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Whinnery is new St. John’s principal

by Jane Lightbourn • Staff writer

It all came together with divine help, according to the new principal at St. John the Baptist Catholic School, Molly Whinnery.

A former elementary teacher and principal at Catholic schools, most recently in the Twin Cities area, Whinnery began her new position July 1 and to say that she is happy, content, enthusiastic and excited about the coming year would be an understatement.

“I truly believe it was the hand of God that got me here,” she said last week.

She already knew Sister Tresa Margret, the school’s former principal. They had been friends and colleagues for many years. This past spring she had connected with the church pastor, the Rev. Stan Mader, who had indicated to her that they were seeking a new principal. She sent off her resume and application, but it went to the wrong email address. Whinnery did not receive a response.

Then she saw Sister Tresa, who mentioned the open position. Again, Whinnery sent off her resume, but this time both through email and also by hand delivery. This time around, it got through.

On the day of her interview with the committee, Whinnery arrived early. She liked the feel of the community immediately and was drawn to the church across the street.

“It thought it was so interesting, and it said something when I found out it was open,” she said. “It was so quiet and peaceful and I sat down and said a prayer.”

She also asked for a sign. Perhaps she got it when she left the church and walked back to the school.

What she heard were sounds from the beautiful countryside, very similar to the sounds she heard at her grandparents’ farm.

Her interview went well and she received the call with good news several days later. She asked for a day to consider it, then realized that was the place she wanted to be.

“It’s a special place,” said Whinnery. “It was meant to be.”

Originally from Austin, where her father worked for Hormel, Whinnery is the oldest of four children. Her family moved to Spencer, Iowa, then to St. Paul, where Whinnery completed Catholic elementary school and high school. She earned her undergraduate degree in elementary education and her graduate degree in organized leadership, both from the University of St. Catherine’s.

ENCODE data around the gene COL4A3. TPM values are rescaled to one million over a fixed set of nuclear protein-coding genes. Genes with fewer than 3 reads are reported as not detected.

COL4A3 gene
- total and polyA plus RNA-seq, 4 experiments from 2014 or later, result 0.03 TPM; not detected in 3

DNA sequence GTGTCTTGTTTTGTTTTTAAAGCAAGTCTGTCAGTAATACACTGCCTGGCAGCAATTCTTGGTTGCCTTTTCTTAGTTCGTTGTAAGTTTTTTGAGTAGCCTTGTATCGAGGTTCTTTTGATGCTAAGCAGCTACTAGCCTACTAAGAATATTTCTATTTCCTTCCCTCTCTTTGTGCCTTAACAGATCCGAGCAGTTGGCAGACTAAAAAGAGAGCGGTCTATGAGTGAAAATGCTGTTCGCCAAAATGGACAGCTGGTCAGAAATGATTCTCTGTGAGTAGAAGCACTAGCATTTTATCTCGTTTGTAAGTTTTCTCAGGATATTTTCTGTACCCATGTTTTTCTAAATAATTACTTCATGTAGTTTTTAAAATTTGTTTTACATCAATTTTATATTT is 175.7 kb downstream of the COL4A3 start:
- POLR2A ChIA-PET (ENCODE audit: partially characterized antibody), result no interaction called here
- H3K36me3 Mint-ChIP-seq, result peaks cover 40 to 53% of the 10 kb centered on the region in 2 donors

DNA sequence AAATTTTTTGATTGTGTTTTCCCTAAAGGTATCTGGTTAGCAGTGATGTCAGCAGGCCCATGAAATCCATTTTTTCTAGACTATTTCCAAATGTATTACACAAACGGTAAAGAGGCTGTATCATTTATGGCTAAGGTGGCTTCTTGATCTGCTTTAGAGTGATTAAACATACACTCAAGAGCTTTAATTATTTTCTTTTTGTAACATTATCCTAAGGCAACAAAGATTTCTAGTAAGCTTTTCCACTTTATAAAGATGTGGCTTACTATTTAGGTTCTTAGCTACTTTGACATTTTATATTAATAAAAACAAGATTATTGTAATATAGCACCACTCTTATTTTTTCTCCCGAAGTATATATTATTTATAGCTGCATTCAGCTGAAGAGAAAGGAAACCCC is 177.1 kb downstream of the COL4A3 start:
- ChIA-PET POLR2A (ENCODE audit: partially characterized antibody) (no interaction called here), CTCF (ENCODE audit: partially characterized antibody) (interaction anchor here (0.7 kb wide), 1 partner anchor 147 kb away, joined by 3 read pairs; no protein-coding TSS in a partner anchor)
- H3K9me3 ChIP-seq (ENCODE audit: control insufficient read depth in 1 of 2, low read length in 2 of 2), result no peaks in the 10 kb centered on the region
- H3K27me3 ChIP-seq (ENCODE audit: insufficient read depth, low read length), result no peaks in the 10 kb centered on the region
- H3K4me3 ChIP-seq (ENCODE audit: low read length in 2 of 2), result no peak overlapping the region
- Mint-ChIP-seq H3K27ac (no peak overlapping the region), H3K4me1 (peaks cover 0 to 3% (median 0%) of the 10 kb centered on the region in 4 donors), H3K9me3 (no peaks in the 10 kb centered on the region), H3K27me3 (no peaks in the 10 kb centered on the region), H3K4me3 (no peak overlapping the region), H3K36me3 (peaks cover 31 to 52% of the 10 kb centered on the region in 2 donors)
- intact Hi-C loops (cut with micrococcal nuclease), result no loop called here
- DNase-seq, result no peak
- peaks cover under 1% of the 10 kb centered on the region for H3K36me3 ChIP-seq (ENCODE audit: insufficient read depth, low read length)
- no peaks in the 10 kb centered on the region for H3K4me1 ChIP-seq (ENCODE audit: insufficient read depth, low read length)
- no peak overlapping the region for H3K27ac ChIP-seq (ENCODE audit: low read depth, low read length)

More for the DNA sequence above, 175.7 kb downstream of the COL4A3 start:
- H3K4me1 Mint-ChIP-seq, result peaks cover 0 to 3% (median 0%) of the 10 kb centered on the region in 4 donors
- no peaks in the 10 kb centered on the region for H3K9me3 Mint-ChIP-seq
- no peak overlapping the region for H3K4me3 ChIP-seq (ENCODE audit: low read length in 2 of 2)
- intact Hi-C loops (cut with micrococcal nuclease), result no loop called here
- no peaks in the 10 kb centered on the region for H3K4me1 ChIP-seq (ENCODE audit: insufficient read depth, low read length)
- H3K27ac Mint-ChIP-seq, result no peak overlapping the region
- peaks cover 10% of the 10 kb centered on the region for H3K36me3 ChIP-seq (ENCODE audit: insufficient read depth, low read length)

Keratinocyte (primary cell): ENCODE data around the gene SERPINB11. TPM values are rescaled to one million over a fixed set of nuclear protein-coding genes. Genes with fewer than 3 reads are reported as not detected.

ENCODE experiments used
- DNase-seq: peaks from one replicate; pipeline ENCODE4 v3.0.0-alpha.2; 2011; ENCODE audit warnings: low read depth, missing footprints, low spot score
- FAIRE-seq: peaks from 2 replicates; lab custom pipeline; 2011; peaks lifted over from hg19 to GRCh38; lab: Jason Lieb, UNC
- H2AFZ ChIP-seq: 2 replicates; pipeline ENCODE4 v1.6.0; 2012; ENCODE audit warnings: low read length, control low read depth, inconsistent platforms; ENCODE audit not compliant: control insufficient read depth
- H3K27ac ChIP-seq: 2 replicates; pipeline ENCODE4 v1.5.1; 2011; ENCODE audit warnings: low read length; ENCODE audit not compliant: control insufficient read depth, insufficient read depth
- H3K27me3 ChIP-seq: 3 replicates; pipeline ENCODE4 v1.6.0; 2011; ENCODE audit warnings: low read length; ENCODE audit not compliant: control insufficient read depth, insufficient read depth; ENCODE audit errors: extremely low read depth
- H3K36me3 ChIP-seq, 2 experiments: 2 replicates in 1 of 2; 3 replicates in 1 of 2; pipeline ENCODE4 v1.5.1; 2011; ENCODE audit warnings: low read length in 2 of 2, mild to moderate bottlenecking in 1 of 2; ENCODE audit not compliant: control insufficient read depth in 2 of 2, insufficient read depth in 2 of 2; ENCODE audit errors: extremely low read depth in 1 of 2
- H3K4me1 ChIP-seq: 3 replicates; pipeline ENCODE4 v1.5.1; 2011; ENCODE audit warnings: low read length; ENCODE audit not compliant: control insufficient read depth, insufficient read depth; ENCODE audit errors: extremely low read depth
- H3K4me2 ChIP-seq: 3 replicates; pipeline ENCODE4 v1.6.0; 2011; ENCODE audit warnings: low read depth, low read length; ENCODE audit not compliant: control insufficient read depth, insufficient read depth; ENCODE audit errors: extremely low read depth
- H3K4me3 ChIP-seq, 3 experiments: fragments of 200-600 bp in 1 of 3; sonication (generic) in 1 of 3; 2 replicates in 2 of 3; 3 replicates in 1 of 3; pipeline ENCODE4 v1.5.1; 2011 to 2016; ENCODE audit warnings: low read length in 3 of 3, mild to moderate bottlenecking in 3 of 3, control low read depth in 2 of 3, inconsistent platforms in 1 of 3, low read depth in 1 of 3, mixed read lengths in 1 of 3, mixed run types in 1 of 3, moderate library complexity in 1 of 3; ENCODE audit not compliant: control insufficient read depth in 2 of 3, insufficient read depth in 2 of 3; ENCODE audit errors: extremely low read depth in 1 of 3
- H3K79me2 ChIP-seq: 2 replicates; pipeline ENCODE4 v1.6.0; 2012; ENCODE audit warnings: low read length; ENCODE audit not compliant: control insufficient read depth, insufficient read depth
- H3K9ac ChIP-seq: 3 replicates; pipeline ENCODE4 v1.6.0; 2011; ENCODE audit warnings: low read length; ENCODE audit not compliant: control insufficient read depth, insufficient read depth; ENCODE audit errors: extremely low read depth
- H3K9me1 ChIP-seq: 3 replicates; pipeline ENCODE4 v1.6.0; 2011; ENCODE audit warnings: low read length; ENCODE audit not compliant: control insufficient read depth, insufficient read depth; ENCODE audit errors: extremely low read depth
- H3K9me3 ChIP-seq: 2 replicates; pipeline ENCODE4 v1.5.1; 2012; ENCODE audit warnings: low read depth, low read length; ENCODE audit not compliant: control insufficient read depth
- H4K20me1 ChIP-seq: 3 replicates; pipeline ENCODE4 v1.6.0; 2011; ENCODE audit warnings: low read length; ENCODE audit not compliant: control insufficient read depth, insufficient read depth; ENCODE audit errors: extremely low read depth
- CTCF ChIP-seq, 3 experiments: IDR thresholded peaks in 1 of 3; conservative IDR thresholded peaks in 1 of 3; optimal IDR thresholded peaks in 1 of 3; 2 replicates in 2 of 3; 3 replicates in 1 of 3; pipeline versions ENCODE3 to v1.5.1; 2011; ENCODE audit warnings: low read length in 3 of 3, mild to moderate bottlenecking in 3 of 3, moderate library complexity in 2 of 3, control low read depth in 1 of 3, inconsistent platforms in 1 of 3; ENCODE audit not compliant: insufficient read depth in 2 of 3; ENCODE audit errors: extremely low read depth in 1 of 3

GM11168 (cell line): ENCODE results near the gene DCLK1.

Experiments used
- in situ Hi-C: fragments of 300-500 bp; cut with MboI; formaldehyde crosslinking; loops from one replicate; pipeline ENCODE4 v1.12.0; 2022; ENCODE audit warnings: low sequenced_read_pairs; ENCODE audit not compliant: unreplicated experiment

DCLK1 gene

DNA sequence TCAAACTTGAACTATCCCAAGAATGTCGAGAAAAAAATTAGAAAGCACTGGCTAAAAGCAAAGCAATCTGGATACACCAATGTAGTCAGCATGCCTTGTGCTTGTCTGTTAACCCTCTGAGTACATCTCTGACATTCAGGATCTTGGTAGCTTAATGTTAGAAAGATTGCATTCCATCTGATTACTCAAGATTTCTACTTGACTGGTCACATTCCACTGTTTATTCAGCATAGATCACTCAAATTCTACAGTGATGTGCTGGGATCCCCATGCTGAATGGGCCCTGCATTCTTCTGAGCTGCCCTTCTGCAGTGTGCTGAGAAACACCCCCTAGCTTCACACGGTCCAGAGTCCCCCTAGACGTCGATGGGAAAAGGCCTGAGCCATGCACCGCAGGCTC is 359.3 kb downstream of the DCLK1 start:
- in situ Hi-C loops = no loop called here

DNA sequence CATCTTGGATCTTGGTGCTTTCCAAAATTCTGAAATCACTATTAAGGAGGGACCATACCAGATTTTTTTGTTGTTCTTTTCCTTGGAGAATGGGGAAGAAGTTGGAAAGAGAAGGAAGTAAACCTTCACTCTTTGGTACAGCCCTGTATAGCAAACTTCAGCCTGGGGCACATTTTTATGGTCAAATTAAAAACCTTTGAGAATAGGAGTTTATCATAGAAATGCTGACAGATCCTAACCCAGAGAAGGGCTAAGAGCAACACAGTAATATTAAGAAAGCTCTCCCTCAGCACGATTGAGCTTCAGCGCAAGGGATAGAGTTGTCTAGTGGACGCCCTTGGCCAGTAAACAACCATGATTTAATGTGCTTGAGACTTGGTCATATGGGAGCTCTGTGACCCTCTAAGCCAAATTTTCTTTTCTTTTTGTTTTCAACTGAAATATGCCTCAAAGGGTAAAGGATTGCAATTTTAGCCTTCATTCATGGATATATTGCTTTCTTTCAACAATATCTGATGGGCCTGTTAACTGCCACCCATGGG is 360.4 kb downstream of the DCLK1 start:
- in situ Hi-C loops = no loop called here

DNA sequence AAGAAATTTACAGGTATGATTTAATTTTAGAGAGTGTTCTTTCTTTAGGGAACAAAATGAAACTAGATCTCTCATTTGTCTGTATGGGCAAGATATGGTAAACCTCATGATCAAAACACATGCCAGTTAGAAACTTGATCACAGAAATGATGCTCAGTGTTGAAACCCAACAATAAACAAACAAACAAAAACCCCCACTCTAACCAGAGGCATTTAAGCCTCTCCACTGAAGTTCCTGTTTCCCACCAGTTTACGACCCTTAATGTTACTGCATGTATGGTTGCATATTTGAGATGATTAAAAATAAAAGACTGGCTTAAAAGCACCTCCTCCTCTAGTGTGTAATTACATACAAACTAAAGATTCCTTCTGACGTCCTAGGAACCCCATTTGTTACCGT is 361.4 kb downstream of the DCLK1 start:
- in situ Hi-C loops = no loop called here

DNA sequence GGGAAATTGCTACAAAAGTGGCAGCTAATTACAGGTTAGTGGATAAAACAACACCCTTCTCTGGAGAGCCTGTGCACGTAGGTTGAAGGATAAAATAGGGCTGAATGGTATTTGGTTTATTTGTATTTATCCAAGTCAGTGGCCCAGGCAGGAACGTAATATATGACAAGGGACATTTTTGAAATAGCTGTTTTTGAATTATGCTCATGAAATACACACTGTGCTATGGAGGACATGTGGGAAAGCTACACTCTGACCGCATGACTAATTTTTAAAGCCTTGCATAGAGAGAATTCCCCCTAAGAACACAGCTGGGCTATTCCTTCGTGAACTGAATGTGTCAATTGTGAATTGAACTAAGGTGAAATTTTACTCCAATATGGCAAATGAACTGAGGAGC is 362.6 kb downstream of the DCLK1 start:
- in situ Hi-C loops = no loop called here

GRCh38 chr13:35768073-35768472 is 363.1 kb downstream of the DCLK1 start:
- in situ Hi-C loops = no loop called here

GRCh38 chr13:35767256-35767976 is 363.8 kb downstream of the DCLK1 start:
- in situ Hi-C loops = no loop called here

A career in education was an easy choice for Whinnery. She enjoyed school.

“When I was attending school, I pretty much knew what I wanted to do,” she said.

After earning her bachelor’s degree, Whinnery taught second grade first in Hutchinson, then in Red Wing.

Again teaching in a Catholic school was foremost in Whinnery’s mind. She recalled the many great teachers she had and the dedication they showed. She described it as a “vocation,” rather than a job.

When she left Red Wing, she continued to teach for another 15 years with the kindergarten teachers in Sacred Heart, St. John’s in St. Paul and at Nativity. She was working for her graduate degree.

She loved teaching, but began looking at education in another way.

“I was considering the big picture, the challenges,” Whinnery said. “I could be creative when I was teaching kindergarten, but as a leader, I could do something that influenced others, impact them.”

With her decision to seek administrative positions, the Archdiocese of St. Paul and Minneapolis was also making decisions. Whinnery had to have her Minnesota K-12 license, which meant another 18 months of schooling at St. Mary’s University.

She was principal at St. Pius X for seven years and 14 years at St. Mark’s in St. Paul before coming to Vermillion.

At John’s she will be working with the students and parents and helping to implement a vision for the school. There will be some different instructional method changes designed to help the students.

When asked if she’ll miss being in the classroom, she said: “I believe I have the best of both. I do what I do in the office and I can do some reading instruction in the classroom.”

And she sees that will continue at St. John’s.

“This is a special place,” she said. “It was truly meant to be.”

Whinnery has three grown sons and five grandchildren.